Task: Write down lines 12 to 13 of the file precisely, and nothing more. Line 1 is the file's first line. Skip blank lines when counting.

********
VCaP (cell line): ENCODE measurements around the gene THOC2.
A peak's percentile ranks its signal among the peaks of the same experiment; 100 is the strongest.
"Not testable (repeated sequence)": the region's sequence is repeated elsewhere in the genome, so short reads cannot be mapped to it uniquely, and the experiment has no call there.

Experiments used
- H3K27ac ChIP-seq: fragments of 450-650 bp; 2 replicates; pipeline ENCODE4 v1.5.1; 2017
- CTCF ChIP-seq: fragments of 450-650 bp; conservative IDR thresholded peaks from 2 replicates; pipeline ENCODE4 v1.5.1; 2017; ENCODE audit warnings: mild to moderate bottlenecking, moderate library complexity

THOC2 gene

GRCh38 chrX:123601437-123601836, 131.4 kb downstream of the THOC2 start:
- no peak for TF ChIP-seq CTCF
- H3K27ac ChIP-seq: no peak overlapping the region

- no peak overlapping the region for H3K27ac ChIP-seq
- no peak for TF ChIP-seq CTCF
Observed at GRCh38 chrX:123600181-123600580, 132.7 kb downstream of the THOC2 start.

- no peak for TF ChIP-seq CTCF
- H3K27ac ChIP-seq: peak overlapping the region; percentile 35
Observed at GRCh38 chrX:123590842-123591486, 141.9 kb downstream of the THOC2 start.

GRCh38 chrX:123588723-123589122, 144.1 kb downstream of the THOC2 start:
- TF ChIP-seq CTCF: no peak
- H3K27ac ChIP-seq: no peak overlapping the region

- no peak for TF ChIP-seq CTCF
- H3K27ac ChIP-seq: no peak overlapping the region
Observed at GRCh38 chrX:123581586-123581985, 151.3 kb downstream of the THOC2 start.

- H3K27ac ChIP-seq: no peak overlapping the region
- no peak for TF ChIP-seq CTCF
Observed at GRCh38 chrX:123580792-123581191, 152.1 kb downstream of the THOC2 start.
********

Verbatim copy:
- no peak for TF ChIP-seq CTCF
Observed at GRCh38 chrX:123600181-123600580, 132.7 kb downstream of the THOC2 start.